Sgt. Vimbai Kumire, 33, and her all-female wildlife ranger team, the Akashinga, are among the fiercest protectors of African animals.
The rangers are an arm of the nonprofit International Anti-Poaching Foundation, which manages Zimbabwe’s Phundundu Wildlife Area, a 115-square-mile former trophy hunting tract in the Zambezi Valley, the National Geographic reported.
The Akashinga (“brave ones” in the Shona language) patrol Phundundu, which borders 29 communities. The proximity of people and animals sometimes leads to conflicts such as the one Kumire’s headed to now, involving a leopard.
At the scene, Kumire wades into an angry crowd. Standing only five feet two inches tall, she moves calmly and confidently through the emotionally charged group, speaking softly but firmly, the report said.
Ten injured men slowly come forward. One has a bandage on his cheek, another’s arm is wrapped in blood-stained cotton. Eight others are nursing scratches and punctures.
Conservation officials had collected the leopard’s carcass and accused the men of wrongdoing, inflaming the crowd. The injured men say the leopard attacked, but based on their minor wounds, the rangers are skeptical.
Killing wildlife without a permit is a criminal offense. But the leopard’s skin, teeth, claws, and bones — worth hundreds of dollars on the black market — represent a month’s salary in Zimbabwe’s impoverished economy.
With the carcass secured and the events duly recorded, the team’s job now is to remind the community they’re here to help with wildlife-human interactions. The women load the wounded men into their truck and take them to the local clinic.
Scenes like this are the essence of the Akashinga’s mission — its founder, Damien Mander, a tattoo-covered Australian and former special forces soldier, has trained game rangers in Zimbabwe for more than a decade.
His experiences serving in Iraq and on the front lines of Africa’s poaching war have taught him that change of any kind can’t happen without buy-in from the community, the report said.
“Local people have a vested interest in where they come from, where they live,” he says. “Foreigners don’t.”
With that local-first mentality, Mander turned to Phundundu’s surrounding villages — specifically their women — to fill the ranks of the Akashinga. After years of training male rangers, he concluded that in some ways women were better suited for the job.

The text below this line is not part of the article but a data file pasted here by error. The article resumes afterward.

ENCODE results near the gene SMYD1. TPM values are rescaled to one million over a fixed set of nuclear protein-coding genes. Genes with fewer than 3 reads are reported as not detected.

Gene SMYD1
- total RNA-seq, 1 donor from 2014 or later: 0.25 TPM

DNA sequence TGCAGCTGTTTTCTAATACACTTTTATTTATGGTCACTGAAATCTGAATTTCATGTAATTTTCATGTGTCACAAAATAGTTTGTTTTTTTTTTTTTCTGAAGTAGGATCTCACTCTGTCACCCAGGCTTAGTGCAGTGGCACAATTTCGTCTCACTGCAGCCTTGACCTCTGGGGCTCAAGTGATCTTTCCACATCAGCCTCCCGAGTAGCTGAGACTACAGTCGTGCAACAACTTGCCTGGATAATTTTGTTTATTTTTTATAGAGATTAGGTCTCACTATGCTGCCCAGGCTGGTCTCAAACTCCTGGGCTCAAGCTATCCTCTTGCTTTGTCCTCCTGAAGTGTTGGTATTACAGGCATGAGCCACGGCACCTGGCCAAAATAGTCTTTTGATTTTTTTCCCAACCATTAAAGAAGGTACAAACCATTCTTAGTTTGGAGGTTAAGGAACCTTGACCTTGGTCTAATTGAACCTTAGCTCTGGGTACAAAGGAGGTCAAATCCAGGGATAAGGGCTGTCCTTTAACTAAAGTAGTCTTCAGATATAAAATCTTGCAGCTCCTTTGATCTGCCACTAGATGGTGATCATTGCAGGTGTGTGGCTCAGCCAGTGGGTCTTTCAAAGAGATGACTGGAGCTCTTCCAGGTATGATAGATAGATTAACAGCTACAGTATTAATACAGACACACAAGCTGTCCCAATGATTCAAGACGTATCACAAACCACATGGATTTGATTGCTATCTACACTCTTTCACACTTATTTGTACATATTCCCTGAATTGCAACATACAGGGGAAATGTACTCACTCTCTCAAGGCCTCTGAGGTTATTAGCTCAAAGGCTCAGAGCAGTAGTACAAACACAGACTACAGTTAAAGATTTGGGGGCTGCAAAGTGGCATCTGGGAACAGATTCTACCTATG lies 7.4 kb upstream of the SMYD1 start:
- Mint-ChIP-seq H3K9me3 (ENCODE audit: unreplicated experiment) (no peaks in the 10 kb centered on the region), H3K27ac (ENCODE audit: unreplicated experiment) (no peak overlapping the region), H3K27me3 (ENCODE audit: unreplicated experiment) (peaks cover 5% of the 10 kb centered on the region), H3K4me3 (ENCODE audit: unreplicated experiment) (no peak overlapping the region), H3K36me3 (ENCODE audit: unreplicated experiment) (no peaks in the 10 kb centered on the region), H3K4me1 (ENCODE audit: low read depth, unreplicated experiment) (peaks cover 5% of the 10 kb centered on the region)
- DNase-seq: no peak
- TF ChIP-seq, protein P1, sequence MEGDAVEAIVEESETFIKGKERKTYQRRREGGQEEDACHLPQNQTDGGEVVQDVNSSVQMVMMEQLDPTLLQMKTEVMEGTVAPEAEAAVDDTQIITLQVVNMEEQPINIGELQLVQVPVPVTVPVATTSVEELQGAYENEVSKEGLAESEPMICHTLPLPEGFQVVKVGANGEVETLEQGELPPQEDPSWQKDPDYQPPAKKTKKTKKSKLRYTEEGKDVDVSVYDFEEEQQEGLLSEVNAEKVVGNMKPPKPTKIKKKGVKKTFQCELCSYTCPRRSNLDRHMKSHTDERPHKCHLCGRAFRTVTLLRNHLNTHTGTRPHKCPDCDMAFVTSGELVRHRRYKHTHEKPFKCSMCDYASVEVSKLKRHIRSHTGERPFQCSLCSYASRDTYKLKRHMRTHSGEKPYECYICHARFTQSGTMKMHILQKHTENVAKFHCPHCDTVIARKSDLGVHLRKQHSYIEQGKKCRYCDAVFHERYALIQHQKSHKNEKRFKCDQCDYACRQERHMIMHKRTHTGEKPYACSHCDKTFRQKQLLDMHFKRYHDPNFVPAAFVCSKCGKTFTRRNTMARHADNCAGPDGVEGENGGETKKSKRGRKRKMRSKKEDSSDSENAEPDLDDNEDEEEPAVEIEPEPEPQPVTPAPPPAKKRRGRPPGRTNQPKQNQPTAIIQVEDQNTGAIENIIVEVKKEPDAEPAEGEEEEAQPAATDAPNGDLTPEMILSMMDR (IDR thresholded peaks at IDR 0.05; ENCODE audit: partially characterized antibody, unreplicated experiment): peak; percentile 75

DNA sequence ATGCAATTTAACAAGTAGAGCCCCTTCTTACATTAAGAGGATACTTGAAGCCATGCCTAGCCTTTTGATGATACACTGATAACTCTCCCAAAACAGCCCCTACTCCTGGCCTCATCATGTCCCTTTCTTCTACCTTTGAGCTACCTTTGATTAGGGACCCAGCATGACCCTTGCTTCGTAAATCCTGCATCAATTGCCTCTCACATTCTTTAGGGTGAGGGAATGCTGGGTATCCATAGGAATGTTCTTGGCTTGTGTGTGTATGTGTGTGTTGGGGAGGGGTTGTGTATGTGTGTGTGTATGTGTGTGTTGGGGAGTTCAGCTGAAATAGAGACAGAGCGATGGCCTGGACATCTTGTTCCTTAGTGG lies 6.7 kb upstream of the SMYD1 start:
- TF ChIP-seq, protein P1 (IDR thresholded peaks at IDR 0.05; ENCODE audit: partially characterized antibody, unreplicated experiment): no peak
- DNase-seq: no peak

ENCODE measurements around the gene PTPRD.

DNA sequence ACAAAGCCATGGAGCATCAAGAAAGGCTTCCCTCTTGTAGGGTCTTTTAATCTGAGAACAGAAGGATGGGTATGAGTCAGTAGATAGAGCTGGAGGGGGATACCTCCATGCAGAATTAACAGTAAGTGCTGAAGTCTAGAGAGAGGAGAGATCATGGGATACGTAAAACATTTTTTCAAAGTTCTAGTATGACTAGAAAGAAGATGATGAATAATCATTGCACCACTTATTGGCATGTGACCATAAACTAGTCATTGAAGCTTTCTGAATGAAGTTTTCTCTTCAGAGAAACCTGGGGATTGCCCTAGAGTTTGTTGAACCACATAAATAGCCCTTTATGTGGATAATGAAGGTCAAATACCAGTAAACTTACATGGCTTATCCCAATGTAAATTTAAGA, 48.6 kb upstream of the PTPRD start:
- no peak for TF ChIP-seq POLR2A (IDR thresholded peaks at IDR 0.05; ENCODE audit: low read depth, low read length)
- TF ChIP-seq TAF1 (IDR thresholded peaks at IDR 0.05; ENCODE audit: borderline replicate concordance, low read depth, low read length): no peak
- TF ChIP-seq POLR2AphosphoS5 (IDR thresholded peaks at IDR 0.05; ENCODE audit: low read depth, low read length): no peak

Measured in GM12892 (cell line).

He found they were less susceptible to bribery from poachers and more adept at de-escalating potentially violent situations. Working women in developing countries invest 90% of their income in their families, compared with 35% for men.
In this regard, the rangers demonstrate a key conservation principle: Wildlife is worth more to the community alive than it is dead at the hands of poachers, the report said.
Mander sought women who had suffered trauma: AIDS orphans, victims of sexual assault or domestic abuse. Who better to task with protecting exploited animals, Mander reasoned, than women who had suffered from exploitation?
He modeled his selection course on special forces training, subjecting the women to three days of nonstop exercises designed to test their teamwork skills while being wet, cold, hungry and tired. Of 37 recruits who started the course, 16 were chosen for the training program; only three quit.
Years ago Mander ran a similar course for 189 men. At the end of day one, all but three had quit. “We thought we were putting [the women] through hell,” Mander says. “But it turns out, they’ve already been through it.”
Before they return to their base the next morning, they’ll arrest the alleged leopard poacher. The next night, they’ll catch a suspected elephant poacher. In the hours between, they’ll continue their patrols.
It’s results like this that show Mander his instinct was right.
“Women like this can change everything,” he says.